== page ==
How do you get people to care about a disease with no symptoms? That’s the challenge for doctors worried about non-alcoholic fatty liver disease which can lead to liver cancer and liver failure – often with little warning.
“By 2020 more people will have liver cirrhosis caused by non-alcoholic fatty liver disease than with hepatitis C and hepatitis B combined,” says Dr Alex Hodge of Melbourne’s Monash Medical Centre and University.
The Gastroenterological Society of Australia estimates that translates to more than 7 million Australians by 2030. About 5% will have developed cirrhosis.
“That’s 400,000 people with liver cirrhosis that could be avoided,” says Hodge.
Non-alcoholic fatty liver disease is an umbrella term for a range of liver conditions affecting people who drink little to no alcohol. As the name implies, the main characteristic of non-alcoholic fatty liver disease is too much fat stored in liver cells.
The condition is also closely linked to metabolic syndrome, which is a cluster of abnormalities including increased abdominal fat, poor ability to use the hormone insulin, high blood pressure and high blood levels of triglycerides, a type of fat.
Non-alcoholic fatty liver disease usually causes no signs and symptoms. When it does, they may include: Enlarged liver, fatigue and pain in the upper right abdomen.
Experts don’t know exactly why some people accumulate fat in the liver while others do not. Similarly, there is limited understanding of why some fatty livers develop inflammation that progresses to cirrhosis. However, experts do know the disease is linked to being overweight or obese, having insulin resistance, high blood sugar and a high level of fats in the blood.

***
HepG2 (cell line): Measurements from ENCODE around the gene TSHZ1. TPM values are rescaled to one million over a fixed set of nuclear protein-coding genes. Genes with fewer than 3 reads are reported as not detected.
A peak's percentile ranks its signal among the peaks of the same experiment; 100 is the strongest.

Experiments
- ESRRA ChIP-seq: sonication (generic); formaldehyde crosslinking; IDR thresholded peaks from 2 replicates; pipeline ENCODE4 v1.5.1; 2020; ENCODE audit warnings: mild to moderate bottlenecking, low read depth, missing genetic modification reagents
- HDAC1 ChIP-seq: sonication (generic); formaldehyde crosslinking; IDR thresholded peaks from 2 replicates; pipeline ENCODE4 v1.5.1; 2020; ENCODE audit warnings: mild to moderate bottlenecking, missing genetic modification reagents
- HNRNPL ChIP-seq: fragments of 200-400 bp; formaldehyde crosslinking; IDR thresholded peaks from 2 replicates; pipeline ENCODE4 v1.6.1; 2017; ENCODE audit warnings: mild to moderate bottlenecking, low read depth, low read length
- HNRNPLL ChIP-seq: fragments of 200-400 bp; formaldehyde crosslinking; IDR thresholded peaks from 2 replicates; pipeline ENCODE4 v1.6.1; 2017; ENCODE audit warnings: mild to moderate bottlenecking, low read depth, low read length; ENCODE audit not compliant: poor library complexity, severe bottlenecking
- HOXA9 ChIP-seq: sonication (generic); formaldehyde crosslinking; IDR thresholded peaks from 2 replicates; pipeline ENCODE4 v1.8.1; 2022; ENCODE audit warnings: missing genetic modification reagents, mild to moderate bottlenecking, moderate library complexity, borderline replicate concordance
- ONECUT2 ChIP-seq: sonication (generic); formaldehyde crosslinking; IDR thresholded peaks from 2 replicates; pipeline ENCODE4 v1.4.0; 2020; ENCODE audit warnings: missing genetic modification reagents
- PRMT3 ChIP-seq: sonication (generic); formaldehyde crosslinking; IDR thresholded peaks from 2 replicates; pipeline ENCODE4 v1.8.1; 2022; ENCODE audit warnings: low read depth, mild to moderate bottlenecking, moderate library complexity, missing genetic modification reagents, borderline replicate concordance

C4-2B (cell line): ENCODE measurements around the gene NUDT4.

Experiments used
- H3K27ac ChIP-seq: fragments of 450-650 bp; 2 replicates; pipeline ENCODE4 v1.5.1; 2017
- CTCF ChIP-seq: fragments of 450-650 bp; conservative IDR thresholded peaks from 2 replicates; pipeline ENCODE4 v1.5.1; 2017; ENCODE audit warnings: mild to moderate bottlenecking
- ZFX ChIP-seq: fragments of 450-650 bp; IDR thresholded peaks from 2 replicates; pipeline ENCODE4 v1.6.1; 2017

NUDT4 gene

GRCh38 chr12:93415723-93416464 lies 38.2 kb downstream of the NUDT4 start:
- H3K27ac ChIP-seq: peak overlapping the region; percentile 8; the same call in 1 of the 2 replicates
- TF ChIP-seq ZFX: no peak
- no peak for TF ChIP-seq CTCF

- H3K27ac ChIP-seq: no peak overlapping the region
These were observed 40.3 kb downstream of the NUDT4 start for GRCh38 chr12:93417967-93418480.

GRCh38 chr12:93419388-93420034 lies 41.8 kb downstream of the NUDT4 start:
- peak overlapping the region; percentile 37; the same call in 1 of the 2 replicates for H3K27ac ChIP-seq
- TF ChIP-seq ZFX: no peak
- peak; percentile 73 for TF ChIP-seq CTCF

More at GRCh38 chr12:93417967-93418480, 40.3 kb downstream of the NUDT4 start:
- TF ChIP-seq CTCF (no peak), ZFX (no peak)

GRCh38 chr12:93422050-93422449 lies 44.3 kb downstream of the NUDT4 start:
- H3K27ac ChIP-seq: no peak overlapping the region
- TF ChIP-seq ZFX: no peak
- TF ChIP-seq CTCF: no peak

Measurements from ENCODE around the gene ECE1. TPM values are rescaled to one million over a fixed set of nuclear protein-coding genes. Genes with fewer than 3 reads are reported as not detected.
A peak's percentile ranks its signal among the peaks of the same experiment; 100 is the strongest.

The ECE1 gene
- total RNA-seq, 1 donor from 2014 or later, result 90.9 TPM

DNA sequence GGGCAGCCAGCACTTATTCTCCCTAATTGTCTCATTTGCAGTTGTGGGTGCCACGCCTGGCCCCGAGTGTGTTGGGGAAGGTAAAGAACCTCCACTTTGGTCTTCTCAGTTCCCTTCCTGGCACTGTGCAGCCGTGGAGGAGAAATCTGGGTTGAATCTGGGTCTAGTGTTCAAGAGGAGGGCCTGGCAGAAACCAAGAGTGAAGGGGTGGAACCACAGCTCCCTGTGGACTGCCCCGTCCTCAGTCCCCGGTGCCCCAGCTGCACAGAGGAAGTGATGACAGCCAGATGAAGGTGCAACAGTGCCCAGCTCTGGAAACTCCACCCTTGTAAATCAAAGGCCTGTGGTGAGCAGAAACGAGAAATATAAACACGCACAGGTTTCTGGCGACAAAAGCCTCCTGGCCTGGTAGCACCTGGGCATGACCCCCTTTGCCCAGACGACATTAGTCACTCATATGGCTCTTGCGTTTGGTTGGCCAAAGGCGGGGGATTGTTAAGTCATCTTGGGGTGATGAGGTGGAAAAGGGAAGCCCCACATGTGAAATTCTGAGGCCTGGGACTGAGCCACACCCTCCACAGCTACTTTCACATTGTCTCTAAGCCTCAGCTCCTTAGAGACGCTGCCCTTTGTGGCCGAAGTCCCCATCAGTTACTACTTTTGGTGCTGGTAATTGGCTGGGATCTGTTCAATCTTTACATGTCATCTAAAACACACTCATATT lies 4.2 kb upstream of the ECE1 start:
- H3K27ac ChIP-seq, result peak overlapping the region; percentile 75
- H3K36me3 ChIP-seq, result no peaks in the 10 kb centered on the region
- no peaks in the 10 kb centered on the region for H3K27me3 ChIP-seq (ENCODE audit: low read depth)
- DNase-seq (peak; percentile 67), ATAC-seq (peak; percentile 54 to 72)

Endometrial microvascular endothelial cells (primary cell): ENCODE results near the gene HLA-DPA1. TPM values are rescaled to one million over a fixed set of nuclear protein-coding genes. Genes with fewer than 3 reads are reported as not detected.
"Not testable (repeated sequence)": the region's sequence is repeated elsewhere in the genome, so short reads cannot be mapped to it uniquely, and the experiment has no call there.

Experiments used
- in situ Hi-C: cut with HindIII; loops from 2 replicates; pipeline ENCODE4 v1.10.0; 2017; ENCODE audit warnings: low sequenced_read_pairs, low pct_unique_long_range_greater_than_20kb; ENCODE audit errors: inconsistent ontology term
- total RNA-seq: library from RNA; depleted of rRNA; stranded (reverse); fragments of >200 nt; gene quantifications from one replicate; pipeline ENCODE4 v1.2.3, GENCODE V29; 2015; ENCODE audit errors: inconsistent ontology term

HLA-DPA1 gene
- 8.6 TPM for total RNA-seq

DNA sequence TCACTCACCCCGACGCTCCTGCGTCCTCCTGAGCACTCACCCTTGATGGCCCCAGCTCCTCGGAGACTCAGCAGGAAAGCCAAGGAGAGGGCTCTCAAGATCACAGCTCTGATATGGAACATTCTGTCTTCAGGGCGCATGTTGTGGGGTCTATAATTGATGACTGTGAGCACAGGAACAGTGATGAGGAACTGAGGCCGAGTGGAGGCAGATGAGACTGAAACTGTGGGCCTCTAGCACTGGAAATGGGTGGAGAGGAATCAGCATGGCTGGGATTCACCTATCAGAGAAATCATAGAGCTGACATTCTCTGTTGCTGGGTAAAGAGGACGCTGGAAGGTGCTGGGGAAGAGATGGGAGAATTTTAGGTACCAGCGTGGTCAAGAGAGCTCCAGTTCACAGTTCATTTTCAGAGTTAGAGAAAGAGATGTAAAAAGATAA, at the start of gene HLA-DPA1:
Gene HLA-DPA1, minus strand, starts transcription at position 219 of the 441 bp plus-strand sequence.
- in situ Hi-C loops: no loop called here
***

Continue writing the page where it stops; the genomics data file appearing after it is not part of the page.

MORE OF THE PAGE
They also have a threefold risk of type 2 diabetes and double the risk of heart disease.
Losing weight around the middle and eating healthier food is the only way to reverse or reduce it, Hodge says.
His research found evidence that fasting might improve fatty liver disease. A study of patients at Monash Medical Centre found that restricting eating (but not kilojoules) to just an eight-hour period between noon and 8pm improved markers of fatty liver disease and reduced abdominal fat.
Dr Sandra Cabot says other things you can do to help reverse a fatty liver include, avoiding sugar, increasing the amount of raw plant food in your diet, eating protein with every meal and avoiding huge meals.
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